I’d read Mrs. Dalloway’s Party as a substitute for Mrs. Dalloway or To the Lighthouse, but these stories just reminded me of the brilliance of the novels themselves. Perhaps it’s time to revisit To the Lighthouse, after all.

Ophelia’s parry

I’m reading Hamlet for the first time in over 20 years. Shakespeare’s women never impress me – least of all Ophelia – but in all the productions I’ve seen, I’ve never quite noticed her perfect reply to Laertes’ advice to stay chaste – and steer clear away from Hamlet. Would that there were more lines like this!

Do not, as some ungracious pastors do,
Show me the steep and thorny way to heaven,
Whiles, like a puffed and reckless libertine,
Himself the primrose path of dalliance treads,
And recks not his own rede.

– Hamlet (1.3.48-52)

An interesting aside: I’m also reading Harold Bloom’s Hamlet: Poem Unlimited. Shortly after I posted the above lines, I read his chapter on Ophelia, which begins:

“We first encounter Ophelia in a familial context, with her departing brother Laertes and her father Polonius alike warning her not to yield her person to Hamlet. ‘I shall obey, my lord,’ she gently says to her father, and so her strategy is already in place.”

The Swan

I’ve started The Selected Poetry of Rainer Maria Rilke, the first book of Rilke’s I’ve ever read. I’m amazed at how similar it is to ee cummings. But the poem below, about gracefully accepting the possibility of death, stopped me in my tracks.

I often say that I like, but don’t love, poetry (Eliot excepted). If The Swan is any indication, this may change soon.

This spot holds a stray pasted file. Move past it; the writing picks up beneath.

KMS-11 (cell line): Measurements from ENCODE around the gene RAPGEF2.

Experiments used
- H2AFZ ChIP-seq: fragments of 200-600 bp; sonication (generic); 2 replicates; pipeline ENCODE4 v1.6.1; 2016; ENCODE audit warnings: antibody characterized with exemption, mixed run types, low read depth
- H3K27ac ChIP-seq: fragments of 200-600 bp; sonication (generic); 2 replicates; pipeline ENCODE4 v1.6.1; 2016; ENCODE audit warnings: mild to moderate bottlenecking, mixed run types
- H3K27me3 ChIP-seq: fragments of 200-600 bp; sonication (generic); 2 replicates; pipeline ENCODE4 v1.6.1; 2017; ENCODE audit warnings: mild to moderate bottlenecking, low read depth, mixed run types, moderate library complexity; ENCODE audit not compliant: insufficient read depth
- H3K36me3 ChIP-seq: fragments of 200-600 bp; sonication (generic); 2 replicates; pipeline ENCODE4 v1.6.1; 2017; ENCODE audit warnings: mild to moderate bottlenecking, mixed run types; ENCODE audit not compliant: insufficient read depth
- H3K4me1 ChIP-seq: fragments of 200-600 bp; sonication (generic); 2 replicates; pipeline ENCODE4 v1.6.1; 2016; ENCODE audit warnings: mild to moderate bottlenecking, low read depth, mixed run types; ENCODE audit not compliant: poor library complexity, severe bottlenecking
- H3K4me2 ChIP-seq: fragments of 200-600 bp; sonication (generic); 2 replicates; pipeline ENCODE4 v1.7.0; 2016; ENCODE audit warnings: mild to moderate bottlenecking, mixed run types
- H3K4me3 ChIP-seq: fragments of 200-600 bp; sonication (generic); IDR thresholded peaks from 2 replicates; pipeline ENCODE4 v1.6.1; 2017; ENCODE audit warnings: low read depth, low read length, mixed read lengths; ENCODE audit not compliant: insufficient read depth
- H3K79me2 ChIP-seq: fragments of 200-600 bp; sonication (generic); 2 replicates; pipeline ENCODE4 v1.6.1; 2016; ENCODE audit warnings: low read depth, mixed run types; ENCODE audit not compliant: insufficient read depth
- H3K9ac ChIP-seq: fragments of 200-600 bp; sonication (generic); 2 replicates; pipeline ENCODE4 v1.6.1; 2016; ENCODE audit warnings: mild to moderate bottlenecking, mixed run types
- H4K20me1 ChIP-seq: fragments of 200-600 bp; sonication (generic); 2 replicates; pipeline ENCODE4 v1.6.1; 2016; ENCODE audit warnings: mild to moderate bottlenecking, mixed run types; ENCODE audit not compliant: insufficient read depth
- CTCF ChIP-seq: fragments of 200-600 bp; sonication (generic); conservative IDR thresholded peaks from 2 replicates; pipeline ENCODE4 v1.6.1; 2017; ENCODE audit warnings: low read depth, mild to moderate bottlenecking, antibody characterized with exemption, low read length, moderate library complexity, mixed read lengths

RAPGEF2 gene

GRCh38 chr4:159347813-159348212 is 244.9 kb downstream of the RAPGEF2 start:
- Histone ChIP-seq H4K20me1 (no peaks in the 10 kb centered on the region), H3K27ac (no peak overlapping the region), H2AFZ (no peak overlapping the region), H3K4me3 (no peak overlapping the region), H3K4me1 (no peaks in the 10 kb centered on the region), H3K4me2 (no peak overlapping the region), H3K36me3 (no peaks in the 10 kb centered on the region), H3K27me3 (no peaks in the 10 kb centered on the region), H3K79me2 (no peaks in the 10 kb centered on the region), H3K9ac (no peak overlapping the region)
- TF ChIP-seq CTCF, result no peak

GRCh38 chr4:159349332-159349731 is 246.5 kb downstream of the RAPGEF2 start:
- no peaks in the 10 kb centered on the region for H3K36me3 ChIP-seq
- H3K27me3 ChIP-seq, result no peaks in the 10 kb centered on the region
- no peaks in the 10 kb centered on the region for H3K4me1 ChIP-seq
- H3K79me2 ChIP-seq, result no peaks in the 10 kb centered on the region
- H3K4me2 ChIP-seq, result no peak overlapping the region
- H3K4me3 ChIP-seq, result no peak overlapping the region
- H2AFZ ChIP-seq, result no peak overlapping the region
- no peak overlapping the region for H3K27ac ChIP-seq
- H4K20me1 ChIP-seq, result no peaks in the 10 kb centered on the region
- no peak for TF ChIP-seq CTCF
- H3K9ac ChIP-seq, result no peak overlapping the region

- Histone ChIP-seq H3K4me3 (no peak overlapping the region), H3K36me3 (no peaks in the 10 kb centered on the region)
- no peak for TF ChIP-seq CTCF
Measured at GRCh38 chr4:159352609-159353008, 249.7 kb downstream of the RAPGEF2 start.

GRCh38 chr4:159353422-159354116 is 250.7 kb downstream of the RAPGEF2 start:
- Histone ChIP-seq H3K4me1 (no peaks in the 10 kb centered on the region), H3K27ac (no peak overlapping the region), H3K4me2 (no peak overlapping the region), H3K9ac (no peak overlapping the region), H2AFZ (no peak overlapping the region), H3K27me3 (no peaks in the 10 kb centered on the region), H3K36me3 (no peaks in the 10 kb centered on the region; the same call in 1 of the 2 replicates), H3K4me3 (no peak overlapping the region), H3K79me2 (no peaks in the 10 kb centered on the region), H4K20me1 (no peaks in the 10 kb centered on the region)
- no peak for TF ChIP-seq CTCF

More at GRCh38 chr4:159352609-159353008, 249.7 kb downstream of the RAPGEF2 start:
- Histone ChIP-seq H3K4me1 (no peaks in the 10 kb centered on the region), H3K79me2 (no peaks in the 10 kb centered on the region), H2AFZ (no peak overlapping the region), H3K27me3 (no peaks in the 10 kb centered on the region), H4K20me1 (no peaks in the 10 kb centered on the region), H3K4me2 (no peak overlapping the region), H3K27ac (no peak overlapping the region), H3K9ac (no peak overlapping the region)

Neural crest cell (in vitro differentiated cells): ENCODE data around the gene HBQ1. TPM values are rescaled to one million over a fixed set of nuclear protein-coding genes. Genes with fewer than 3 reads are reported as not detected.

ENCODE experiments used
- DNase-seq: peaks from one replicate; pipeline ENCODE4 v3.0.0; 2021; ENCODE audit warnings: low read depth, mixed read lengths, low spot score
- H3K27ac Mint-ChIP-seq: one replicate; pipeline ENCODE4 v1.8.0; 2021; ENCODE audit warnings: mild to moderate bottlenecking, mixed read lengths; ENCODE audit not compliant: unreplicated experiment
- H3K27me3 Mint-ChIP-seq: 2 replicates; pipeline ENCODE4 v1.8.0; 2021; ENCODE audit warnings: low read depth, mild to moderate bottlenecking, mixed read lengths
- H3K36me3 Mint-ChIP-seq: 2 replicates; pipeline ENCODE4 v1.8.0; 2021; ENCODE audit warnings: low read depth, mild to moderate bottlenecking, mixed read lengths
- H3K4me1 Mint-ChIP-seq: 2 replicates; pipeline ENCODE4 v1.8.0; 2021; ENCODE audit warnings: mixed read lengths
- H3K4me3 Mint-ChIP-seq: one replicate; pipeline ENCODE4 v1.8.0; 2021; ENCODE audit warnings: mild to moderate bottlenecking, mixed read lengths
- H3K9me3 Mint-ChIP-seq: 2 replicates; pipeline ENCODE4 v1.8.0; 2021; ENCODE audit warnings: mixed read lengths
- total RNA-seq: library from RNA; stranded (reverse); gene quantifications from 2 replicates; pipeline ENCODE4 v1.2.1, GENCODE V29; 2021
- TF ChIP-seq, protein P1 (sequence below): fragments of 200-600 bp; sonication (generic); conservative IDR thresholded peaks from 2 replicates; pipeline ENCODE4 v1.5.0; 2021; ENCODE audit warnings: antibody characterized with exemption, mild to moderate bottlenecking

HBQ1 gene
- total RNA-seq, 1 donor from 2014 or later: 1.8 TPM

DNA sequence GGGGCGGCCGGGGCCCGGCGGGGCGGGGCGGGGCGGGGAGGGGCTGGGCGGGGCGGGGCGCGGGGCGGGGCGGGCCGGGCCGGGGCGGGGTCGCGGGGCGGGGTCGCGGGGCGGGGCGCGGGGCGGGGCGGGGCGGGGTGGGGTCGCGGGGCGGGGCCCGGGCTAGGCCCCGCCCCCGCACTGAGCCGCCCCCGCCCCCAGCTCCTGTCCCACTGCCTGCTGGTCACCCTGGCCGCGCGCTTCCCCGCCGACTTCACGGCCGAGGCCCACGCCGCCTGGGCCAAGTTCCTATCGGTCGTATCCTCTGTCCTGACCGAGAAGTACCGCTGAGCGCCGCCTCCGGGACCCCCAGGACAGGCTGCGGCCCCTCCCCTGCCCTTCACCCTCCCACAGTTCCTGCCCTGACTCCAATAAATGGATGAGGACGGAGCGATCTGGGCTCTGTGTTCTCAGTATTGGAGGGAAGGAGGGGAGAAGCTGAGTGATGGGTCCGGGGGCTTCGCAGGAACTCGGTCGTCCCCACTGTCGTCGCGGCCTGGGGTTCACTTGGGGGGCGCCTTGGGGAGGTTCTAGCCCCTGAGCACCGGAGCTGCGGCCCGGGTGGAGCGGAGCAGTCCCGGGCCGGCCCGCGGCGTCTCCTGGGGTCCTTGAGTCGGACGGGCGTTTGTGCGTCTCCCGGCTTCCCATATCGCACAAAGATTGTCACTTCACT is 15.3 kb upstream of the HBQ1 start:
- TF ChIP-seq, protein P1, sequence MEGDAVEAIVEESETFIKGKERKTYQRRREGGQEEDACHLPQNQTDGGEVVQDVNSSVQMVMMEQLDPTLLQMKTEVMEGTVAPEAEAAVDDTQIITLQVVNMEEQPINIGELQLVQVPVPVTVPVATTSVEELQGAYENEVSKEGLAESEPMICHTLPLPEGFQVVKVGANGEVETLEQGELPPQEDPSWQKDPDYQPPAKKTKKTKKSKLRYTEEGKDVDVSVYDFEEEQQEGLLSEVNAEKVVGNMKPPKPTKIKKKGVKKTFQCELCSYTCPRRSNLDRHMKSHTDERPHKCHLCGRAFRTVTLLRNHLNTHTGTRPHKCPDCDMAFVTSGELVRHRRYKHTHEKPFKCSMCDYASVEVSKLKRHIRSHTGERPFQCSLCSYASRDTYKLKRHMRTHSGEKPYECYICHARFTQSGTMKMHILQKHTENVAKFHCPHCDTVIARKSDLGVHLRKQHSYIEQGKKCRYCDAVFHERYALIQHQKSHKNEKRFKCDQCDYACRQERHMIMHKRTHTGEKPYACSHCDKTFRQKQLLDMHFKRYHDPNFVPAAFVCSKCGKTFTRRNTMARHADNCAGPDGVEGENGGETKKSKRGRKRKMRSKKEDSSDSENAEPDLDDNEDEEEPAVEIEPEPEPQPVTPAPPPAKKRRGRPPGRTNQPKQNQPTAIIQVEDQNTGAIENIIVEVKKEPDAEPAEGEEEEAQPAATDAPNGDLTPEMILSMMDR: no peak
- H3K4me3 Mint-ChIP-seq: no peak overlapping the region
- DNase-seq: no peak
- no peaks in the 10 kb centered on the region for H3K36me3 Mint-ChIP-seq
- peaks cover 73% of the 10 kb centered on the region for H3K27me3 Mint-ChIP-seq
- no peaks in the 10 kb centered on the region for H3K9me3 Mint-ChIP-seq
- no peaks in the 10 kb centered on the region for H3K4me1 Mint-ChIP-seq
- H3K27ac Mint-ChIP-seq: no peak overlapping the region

(An aside: the translation (by Stephen Mitchell) in the sixth line (“Like anxious letting himself fall”) seems awkward. Robert Bly’s version makes more sense (“when he nervously lets himself down”), but the rest of his translation seems clumsy, inelegant.)

The Swan

This laboring through what is still undone,
as though, legs bound, we hobbled along the way,
is like the awkward walking of the swan.

And dying –  to let go, no longer feel
the solid ground we stand on every day –
is like anxious letting himself fall 

into waters, which receive him gently
and which, as though with reverence and joy,
draw back past him in streams on either side;
while, infinitely silent and aware,
in his full majesty and ever more
indifferent, he condescends to glide.

To start a new year

Things to Think

by Robert Bly

Think in ways you’ve never thought before.
If the phone rings, think of it as carrying a message
Larger than anything you’ve ever heard,
Vaster than a hundred lines of Yeats.

Think that someone may bring a bear to your door,
Maybe wounded and deranged; or think that a moose
Has risen out of the lake, and he’s carrying on his antlers
A child of your own whom you’ve never seen.

When someone knocks on the door, think that he’s about
To give you something large: tell you you’re forgiven,
Or that it’s not necessary to work all the time, or that it’s
Been decided that if you lie down no one will die.